Yesterday, DALIBO released the second major version of PoWA, the PostgreSQL Workload Analyzer. We’re kind of proud of what we’ve achieved with this new release, however we did crack some eggs while making the omelette… Here’s a brief explanation for all the disruptive choices we made…
When we launched the PoWA project in 2014, we decided to release the project very early and see where it would lead us to. Over the last few months, we took some time to analyze the situation. We looked at the users feedback. We tried to imagine how the project would interact with the other monitoring and performance tools we’re working on, especially OPM, pg_stat_kcache and pg_qual_stats
We came to the conclusion that in order to move forward, we had to make a lot of disruptive technical choices. Please fasten your seatbelt:
We’re switching to Semantic Version to avoid dependency nightmares. In particular, you will have the guarantee that minor versions of the sub-projects are compatible. For instance, PoWA-archivist 2.0.1 will be compatible with PoWA-web 2.0.9
We’re dropping the mojolicous web framework in favor of tornado. There’s a lot we could say about this, but in a nutshell we found that mojolicious release cycle is too erratic for us and switching to Python makes it easier to open the project to other contributors. And yes this means we rewrote entirely the GUI code from scratch.
We’re dropping support for PostgreSQL 9.3 and from now on the new versions of PoWA will only work with the 9.4 versions and later. This was a hard choice but if we want to implement ground-breaking feature like the Missing Index Finder, we need to use the latest capacities of PostgreSQL. That being said, we will continue to maintain PoWA v1.2 and you can continue to use it on your PostgreSQL 9.3 servers.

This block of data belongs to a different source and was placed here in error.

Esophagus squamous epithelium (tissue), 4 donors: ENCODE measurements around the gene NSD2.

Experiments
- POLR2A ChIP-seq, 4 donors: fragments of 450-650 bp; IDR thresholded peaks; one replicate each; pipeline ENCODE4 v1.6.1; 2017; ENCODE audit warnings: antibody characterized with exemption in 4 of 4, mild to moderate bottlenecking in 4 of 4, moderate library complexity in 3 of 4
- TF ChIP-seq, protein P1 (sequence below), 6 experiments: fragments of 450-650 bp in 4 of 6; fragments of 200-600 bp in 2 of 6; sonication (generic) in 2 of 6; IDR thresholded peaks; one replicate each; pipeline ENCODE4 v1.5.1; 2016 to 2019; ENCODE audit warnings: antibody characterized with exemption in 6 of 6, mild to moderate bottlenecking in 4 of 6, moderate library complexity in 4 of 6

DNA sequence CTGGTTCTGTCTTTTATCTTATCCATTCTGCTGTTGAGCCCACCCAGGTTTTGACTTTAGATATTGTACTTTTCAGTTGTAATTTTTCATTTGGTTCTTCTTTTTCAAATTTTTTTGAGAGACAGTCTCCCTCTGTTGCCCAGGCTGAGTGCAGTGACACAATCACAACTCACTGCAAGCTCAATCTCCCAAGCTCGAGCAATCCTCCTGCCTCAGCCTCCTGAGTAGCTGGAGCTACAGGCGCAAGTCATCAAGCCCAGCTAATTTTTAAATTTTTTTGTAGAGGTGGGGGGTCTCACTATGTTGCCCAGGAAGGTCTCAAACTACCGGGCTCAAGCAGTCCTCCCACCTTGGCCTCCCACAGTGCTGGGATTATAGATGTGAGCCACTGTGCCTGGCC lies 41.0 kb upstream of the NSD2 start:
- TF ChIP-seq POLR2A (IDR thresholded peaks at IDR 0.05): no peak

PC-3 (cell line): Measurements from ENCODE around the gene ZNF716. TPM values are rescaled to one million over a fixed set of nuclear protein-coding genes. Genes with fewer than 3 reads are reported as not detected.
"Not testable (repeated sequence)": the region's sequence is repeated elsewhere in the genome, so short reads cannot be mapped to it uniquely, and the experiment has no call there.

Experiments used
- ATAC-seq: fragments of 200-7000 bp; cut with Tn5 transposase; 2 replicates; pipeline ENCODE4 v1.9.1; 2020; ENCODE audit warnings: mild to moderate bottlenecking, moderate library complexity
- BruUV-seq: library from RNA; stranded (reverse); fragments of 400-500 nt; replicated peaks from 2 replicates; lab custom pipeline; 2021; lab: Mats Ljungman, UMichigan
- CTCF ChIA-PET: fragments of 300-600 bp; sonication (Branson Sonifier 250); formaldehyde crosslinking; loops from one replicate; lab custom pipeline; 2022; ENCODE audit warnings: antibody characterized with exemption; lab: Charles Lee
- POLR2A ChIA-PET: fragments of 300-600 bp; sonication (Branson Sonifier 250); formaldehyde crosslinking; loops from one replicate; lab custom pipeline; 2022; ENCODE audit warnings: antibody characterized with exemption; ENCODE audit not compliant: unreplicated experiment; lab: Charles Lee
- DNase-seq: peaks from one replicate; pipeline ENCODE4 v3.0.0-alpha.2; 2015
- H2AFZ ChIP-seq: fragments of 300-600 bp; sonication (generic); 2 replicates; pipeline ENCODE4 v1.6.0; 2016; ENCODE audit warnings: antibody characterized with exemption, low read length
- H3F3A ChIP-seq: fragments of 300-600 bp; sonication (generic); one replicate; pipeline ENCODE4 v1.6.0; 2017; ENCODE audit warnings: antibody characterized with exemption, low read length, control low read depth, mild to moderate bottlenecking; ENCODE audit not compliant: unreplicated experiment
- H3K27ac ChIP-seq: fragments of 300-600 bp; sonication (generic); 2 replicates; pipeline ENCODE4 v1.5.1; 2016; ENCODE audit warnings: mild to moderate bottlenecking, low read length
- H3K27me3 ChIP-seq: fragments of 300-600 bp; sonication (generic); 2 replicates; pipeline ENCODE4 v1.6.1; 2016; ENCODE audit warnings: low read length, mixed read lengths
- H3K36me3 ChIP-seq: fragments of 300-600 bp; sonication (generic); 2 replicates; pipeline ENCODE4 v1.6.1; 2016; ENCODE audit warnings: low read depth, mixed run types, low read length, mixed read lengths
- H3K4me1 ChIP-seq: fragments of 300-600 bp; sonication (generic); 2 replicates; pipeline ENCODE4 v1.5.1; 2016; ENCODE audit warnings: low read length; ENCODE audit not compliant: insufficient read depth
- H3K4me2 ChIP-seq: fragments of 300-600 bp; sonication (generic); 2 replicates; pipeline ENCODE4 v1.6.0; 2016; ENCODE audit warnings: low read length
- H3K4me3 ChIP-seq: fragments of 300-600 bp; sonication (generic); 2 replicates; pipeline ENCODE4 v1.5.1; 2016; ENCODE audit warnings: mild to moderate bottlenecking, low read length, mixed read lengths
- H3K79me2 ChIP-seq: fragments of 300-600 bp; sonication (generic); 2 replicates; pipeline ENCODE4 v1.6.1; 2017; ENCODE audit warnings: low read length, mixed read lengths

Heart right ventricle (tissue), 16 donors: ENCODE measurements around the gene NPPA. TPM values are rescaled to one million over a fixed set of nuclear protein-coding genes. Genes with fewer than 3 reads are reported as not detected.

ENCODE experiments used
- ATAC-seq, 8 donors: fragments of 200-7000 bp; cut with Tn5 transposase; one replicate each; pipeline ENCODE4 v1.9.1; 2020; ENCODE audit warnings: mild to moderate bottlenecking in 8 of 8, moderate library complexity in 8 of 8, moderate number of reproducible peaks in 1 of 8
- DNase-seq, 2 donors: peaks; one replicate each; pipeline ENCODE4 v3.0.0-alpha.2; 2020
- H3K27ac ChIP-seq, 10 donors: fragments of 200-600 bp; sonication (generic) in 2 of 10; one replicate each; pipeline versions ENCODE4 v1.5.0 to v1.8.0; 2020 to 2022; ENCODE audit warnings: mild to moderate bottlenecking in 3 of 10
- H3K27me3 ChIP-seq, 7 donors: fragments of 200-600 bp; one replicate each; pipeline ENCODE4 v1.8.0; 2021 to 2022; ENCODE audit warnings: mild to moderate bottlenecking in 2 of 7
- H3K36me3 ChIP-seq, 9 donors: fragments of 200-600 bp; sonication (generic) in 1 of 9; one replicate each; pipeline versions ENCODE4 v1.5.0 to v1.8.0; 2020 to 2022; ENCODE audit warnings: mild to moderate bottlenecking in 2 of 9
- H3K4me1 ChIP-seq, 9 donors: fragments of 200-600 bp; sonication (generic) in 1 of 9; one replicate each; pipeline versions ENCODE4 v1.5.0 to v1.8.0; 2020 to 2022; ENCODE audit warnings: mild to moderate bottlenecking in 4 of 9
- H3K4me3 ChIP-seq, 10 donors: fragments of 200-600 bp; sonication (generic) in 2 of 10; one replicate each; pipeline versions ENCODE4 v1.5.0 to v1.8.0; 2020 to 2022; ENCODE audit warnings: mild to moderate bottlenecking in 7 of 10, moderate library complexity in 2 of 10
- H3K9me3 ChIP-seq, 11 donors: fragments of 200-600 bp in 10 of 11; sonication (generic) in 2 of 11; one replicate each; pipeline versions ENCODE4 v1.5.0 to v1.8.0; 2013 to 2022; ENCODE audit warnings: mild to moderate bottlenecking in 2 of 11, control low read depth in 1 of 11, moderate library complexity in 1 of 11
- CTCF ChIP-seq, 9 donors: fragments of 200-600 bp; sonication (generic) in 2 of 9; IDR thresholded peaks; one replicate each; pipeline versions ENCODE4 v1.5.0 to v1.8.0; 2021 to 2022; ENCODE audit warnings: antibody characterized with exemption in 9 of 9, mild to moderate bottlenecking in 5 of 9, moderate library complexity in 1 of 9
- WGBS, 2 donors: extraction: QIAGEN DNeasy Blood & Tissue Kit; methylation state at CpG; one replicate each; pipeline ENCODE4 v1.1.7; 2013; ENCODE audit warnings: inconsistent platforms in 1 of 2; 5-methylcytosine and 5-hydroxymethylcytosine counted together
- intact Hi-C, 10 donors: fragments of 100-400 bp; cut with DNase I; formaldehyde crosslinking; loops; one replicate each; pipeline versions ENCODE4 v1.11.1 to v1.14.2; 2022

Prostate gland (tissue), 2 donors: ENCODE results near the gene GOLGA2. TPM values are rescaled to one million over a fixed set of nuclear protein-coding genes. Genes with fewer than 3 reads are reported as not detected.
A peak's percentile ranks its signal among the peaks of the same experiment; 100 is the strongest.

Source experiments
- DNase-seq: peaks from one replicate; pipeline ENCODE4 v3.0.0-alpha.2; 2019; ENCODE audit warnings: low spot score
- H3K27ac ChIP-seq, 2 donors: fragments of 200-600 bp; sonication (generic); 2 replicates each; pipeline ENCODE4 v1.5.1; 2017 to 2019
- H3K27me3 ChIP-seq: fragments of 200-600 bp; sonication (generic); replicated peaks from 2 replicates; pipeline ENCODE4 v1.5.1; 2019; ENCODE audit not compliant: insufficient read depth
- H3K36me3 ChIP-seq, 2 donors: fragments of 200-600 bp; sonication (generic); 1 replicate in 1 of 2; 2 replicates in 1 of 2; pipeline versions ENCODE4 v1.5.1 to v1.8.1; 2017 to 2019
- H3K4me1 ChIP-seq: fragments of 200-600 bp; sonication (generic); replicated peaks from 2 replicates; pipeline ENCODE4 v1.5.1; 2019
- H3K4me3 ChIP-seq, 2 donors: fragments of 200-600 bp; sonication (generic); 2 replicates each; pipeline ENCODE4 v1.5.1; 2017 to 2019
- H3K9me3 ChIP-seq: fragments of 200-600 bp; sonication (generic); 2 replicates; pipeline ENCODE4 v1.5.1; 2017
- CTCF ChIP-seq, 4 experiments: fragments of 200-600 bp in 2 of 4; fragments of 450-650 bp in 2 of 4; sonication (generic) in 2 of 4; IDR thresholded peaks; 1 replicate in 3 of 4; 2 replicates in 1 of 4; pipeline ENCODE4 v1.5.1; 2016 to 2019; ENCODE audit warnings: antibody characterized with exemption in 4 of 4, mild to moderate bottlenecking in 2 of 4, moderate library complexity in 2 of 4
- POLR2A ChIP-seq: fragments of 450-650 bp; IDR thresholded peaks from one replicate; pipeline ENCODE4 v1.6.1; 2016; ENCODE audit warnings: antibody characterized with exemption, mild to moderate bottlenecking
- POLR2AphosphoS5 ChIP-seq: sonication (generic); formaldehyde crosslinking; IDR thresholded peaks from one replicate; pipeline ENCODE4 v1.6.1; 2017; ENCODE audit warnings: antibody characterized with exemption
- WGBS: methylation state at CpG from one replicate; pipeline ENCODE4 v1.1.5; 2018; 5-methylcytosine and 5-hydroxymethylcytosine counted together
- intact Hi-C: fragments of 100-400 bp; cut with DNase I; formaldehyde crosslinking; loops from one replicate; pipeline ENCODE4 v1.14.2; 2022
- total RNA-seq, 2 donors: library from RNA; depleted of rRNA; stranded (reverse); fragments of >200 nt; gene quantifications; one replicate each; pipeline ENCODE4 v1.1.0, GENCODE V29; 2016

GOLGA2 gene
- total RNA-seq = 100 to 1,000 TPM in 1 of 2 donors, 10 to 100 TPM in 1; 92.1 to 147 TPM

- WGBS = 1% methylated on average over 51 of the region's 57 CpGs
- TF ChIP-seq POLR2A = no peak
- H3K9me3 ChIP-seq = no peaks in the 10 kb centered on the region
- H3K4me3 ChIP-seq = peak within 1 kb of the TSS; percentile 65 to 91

We’re allowing multiple source of stats. So far PoWA is able to collect stats from 3 different extensions : pg_stat_statements , pg_qualstats and pg_stat_kcache. If you’ve developed a stat extension for PostgreSQL, integrating it into PoWA should be a piece of cake.
We know that all these changes may be confusing at first, especially for people using PoWA with PostgreSQL 9.3. However we believe that the disruptive changes we’re making now will enable us to build great tools in the forthcoming months.
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